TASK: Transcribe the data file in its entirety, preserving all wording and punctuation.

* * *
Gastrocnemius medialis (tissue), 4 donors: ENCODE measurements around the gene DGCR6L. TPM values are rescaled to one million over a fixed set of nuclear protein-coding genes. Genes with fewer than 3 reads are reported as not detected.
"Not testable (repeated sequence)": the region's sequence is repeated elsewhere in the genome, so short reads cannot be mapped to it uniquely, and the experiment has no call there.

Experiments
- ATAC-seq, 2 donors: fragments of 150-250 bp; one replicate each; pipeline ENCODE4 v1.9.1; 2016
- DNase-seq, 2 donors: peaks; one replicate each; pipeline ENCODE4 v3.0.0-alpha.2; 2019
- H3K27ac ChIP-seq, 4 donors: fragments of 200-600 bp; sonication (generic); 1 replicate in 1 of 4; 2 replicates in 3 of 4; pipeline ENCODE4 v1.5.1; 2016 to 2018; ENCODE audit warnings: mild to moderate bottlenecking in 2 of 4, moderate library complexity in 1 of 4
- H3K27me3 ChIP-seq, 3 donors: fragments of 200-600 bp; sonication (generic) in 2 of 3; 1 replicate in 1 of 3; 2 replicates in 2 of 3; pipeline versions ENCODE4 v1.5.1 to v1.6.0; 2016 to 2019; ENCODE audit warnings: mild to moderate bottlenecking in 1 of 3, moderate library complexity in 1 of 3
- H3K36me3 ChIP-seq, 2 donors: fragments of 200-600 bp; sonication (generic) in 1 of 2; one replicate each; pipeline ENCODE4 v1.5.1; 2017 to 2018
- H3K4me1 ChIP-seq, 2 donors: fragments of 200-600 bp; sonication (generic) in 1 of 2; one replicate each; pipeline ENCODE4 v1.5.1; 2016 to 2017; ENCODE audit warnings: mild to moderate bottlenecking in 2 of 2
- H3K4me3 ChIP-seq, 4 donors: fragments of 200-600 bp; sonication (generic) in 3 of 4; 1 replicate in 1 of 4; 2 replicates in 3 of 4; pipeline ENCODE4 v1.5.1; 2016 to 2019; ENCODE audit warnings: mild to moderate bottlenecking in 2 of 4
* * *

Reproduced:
Gastrocnemius medialis (tissue), 4 donors: ENCODE measurements around the gene DGCR6L. TPM values are rescaled to one million over a fixed set of nuclear protein-coding genes. Genes with fewer than 3 reads are reported as not detected.
"Not testable (repeated sequence)": the region's sequence is repeated elsewhere in the genome, so short reads cannot be mapped to it uniquely, and the experiment has no call there.

Experiments
- ATAC-seq, 2 donors: fragments of 150-250 bp; one replicate each; pipeline ENCODE4 v1.9.1; 2016
- DNase-seq, 2 donors: peaks; one replicate each; pipeline ENCODE4 v3.0.0-alpha.2; 2019
- H3K27ac ChIP-seq, 4 donors: fragments of 200-600 bp; sonication (generic); 1 replicate in 1 of 4; 2 replicates in 3 of 4; pipeline ENCODE4 v1.5.1; 2016 to 2018; ENCODE audit warnings: mild to moderate bottlenecking in 2 of 4, moderate library complexity in 1 of 4
- H3K27me3 ChIP-seq, 3 donors: fragments of 200-600 bp; sonication (generic) in 2 of 3; 1 replicate in 1 of 3; 2 replicates in 2 of 3; pipeline versions ENCODE4 v1.5.1 to v1.6.0; 2016 to 2019; ENCODE audit warnings: mild to moderate bottlenecking in 1 of 3, moderate library complexity in 1 of 3
- H3K36me3 ChIP-seq, 2 donors: fragments of 200-600 bp; sonication (generic) in 1 of 2; one replicate each; pipeline ENCODE4 v1.5.1; 2017 to 2018
- H3K4me1 ChIP-seq, 2 donors: fragments of 200-600 bp; sonication (generic) in 1 of 2; one replicate each; pipeline ENCODE4 v1.5.1; 2016 to 2017; ENCODE audit warnings: mild to moderate bottlenecking in 2 of 2
- H3K4me3 ChIP-seq, 4 donors: fragments of 200-600 bp; sonication (generic) in 3 of 4; 1 replicate in 1 of 4; 2 replicates in 3 of 4; pipeline ENCODE4 v1.5.1; 2016 to 2019; ENCODE audit warnings: mild to moderate bottlenecking in 2 of 4